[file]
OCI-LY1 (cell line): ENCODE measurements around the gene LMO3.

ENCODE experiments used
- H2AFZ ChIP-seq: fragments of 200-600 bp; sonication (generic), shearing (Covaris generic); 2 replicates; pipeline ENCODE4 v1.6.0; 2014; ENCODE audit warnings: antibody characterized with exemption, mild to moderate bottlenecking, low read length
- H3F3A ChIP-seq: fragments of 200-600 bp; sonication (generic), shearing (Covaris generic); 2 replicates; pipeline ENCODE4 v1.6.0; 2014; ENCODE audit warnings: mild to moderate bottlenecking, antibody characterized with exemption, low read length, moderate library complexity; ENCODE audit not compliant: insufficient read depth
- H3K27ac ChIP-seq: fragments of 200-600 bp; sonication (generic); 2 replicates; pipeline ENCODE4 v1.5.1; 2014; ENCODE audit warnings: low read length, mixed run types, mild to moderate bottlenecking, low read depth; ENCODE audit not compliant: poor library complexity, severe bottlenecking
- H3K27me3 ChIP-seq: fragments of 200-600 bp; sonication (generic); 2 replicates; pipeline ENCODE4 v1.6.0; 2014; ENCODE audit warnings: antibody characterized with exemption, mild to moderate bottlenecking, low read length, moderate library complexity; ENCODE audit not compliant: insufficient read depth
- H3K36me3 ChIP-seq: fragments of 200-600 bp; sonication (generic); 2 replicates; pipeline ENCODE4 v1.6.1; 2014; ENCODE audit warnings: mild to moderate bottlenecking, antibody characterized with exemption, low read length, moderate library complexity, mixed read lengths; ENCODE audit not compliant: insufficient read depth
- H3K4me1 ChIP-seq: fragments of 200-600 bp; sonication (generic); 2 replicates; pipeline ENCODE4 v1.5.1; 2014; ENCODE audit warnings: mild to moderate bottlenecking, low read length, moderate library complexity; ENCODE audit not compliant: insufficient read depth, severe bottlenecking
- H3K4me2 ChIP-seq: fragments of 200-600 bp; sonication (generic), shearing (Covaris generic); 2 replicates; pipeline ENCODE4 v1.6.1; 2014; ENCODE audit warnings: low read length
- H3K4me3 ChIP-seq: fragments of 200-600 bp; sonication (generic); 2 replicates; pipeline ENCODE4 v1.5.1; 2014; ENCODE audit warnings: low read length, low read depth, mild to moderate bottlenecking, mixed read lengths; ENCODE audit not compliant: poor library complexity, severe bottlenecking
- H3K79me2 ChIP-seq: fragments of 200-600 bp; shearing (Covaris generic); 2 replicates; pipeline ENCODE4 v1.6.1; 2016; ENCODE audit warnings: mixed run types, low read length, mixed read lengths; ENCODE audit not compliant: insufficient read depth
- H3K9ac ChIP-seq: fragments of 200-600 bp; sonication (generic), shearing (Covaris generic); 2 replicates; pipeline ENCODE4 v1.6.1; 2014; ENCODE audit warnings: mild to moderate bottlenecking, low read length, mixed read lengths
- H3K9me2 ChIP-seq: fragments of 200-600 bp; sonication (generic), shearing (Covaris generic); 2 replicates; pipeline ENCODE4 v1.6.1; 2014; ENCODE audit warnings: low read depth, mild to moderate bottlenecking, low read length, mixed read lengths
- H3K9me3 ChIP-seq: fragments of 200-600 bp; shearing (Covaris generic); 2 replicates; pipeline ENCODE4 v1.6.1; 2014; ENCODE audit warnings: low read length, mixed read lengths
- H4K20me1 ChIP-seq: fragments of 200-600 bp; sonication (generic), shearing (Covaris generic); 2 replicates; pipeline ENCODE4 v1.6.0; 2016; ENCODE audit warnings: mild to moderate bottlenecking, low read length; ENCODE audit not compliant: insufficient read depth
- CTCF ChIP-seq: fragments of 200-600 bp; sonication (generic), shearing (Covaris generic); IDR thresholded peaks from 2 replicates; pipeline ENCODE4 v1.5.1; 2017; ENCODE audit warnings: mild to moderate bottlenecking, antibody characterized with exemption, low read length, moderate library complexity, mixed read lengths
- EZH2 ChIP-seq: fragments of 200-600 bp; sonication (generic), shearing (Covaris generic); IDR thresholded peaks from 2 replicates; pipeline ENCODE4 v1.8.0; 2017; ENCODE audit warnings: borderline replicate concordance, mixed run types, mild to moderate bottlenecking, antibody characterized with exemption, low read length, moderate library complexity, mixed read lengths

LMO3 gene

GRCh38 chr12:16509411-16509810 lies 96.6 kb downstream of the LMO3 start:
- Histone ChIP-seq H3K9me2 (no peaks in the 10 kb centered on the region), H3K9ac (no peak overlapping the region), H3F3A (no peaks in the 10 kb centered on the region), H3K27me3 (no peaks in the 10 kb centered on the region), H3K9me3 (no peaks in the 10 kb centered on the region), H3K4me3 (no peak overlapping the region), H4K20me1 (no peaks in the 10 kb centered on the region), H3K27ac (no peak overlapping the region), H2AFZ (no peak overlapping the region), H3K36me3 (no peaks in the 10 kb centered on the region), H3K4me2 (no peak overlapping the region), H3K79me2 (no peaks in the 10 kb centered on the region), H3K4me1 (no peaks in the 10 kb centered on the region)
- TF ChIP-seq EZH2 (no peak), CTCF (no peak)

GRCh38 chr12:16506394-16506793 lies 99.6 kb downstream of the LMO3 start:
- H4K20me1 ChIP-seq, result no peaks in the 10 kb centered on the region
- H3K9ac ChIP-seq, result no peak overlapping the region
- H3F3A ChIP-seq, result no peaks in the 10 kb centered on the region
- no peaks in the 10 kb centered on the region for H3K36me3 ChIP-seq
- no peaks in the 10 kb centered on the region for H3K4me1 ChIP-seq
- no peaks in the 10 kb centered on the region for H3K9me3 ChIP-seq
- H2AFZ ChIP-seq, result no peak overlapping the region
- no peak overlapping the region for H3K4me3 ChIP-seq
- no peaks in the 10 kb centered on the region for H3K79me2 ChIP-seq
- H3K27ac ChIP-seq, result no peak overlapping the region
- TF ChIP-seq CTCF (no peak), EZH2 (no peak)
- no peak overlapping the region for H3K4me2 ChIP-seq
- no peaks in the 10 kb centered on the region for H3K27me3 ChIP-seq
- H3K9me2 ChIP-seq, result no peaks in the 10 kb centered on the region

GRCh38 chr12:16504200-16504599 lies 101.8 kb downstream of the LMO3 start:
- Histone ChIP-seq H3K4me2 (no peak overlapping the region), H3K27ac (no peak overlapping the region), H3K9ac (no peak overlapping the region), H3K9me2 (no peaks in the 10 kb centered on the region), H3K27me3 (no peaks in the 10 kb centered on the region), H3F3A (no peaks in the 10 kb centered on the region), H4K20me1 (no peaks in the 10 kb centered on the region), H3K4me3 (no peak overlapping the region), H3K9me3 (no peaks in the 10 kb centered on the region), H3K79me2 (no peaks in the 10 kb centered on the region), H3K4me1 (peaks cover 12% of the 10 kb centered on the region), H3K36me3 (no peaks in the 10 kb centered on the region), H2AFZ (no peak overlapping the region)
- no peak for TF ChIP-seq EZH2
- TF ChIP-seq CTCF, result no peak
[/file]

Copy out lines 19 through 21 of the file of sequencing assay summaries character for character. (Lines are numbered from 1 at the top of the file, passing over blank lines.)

GRCh38 chr12:16509411-16509810 lies 96.6 kb downstream of the LMO3 start:
- Histone ChIP-seq H3K9me2 (no peaks in the 10 kb centered on the region), H3K9ac (no peak overlapping the region), H3F3A (no peaks in the 10 kb centered on the region), H3K27me3 (no peaks in the 10 kb centered on the region), H3K9me3 (no peaks in the 10 kb centered on the region), H3K4me3 (no peak overlapping the region), H4K20me1 (no peaks in the 10 kb centered on the region), H3K27ac (no peak overlapping the region), H2AFZ (no peak overlapping the region), H3K36me3 (no peaks in the 10 kb centered on the region), H3K4me2 (no peak overlapping the region), H3K79me2 (no peaks in the 10 kb centered on the region), H3K4me1 (no peaks in the 10 kb centered on the region)
- TF ChIP-seq EZH2 (no peak), CTCF (no peak)